2012.24 REVIEW – Betrayal by Gregg Olsen ((Giveaway!))

Betrayal
by Gregg Olsen

Copyright: 2012
Pages: 267
Rating: 5/5
Read: Sept. 19-23, 2012
Challenge: Eclectic Reader Challenge; Mystery & Suspense 2012
Yearly count: 24
Format: Print
Source: Review copy for The Readiacs’ blog tour

Blurb: When foreign exchange student Olivia Grant is stabbed to death at a party, the accusations fly through Port Gamble faster than Twitter trending. Fingers point at frenemy Brianna and her dim-witted boyfriend, Drew. But loner and host-roommate Beth Lee may also have an ax to grind, which sends her best friends Hayley and Taylor Ryan down a twisted path to clear her name – only to discover a tangled web of shocking secrets about all of them.


Review: After reading Envy last year, I was eagerly anticipating the 2012 release of Betrayal! So I was more than thrilled when I got the opportunity to participate in a blog tour for this book 🙂

This particular installment in the Empty Coffin series felt a lot different from Envy did. This was more than just Hayley and Taylor’s story – there were other characters that had a big impact in the storyline. With the storyline revolving around a murder, the reader gets a lot of perspective from the local police department, including Chief Annie Garnett –  a character that I personally liked.

But that’s not to say that Hayley and Taylor weren’t the main characters, because they definitely were. I find it amazing what kind of trouble Hayley and Taylor can get themselves into. They sure got themselves into some precarious situations in this book. And it’s not because they’re stupid either – most of the time they knew better, but they are stubborn and determined young women.  also can’t help but wonder what else can happen in little Port Gamble, Washington. That town is full of some dandy people – not just the teenagers! Plus we got to learn a little more about the twins’ “secret.” What  we learn at the end of the book definitely makes me look forward to the next book in the Empty Coffin series – Guilty.

One thing that really resonates with me when I read this series is that Gregg Olsen really seems to get teenagers. There’s been a few times when I’ve read YA books and the author just doesn’t seem to understand teenagers and the way they thing/talk/act. Gregg Olsen does. And while I may not be a teenager anymore (and haven’t been for 8 years) and while I don’t necessarily understand the current generation of teenagers myself, I can still remember what it was like to be in high school. As I said, some authors don’t seem to be able to get the teenager feeling onto the pages, but Gregg Olsen does a great job with that in my opinion. And may I just say that I definitely had a Brianna in my graduating class 😉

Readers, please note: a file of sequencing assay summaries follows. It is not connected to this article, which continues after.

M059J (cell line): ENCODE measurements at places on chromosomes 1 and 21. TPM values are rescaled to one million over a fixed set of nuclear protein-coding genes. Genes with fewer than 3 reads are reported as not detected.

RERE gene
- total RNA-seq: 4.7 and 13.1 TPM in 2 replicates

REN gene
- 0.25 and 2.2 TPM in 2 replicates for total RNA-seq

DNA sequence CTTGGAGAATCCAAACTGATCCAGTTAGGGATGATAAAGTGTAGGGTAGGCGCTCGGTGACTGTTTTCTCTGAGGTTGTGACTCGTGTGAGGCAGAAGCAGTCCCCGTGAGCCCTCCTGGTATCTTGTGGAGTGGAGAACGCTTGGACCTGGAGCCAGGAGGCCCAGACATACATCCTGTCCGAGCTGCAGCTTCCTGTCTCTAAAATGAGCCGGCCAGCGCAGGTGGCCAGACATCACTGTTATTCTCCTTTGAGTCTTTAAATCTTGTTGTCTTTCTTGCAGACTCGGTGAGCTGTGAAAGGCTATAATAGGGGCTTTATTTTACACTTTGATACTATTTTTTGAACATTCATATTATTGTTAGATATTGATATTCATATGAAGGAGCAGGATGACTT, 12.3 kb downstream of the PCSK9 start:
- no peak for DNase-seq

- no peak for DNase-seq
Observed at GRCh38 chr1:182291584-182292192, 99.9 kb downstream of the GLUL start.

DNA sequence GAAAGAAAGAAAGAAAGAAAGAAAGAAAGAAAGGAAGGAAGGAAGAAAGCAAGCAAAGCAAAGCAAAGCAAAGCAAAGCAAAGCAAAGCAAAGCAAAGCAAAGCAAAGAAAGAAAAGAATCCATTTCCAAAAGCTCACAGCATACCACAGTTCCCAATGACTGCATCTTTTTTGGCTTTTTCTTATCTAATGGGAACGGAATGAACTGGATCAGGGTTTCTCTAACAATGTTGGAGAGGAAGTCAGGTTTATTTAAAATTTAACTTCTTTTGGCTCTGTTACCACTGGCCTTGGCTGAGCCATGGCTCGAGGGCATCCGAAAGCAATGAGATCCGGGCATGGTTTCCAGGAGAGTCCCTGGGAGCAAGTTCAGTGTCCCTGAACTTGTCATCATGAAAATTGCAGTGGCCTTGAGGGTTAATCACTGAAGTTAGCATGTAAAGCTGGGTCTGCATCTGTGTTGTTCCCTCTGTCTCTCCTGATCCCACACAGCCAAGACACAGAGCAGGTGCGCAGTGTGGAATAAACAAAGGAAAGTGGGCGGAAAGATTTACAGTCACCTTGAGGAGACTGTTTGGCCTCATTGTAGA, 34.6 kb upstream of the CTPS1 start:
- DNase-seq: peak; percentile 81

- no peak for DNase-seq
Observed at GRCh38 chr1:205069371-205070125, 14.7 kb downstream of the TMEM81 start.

There was “Truth in Fiction” section at the end of the book where Mr. Olsen discusses how a recent case in Italy (Amanda Knox) lended itself somewhat to this book. Personally, I only know the very bare bones of the Amanda Knox case, so I can’t say much about the similarities. But this seems to be a theme with the Empty Coffin series since Envy revolved around cyber-bullying and referenced the Megan Meier case out of Missouri. I know a lot of authors get their original inspiration for novels from actual headlines around our country. I actually like that Mr. Olsen includes a little information at the end of both books about what (I’m assuming here) prompted the original inspiration for the particular novel.

Overall I would highly recommend this book. I think that it will definitely appeal to a very wide audience – not just the YA crowd. While this book can stand as a standalone, I definitely recommend reading Envy first so you can understand the characters better.


—–> GIVEAWAY!! <—–

    

I am thrilled to announce that I am hosting a giveaway of my ARC of Betrayal AND a finished paperback copy of Envy!

US entrants, only.

As always, your information will never be shared and the form will be deleted upon the end of the giveaway.

Giveaway begins 9/25 and will end 10/2 at 5pm central time. Winner will be selected using random.org and will be announced here on the blog. (And the winner will also get a confirmation email)


Be sure to check out the other tour stops on the Betrayal blog tour:

Monday, September 24thThe Reading Date
Tuesday, September 25thTales of a Book Addict
Wednesday, September 26thReading Lark
Thursday, September 27th A Dream within a Dream
Friday, September 28thEvie Bookish

Monday, October 1stYA Between the Lines
Tuesday, October 2ndI Am a Reader, Not a Writer
Wednesday, October 3rdNerd Alien
Thursday, October 4thHopeless Bibliophile
Friday, October 5th – Book Hi (I’m sorry, but I couldn’t find this blog when I googled it – if you know this blog please let me know so I can add the link)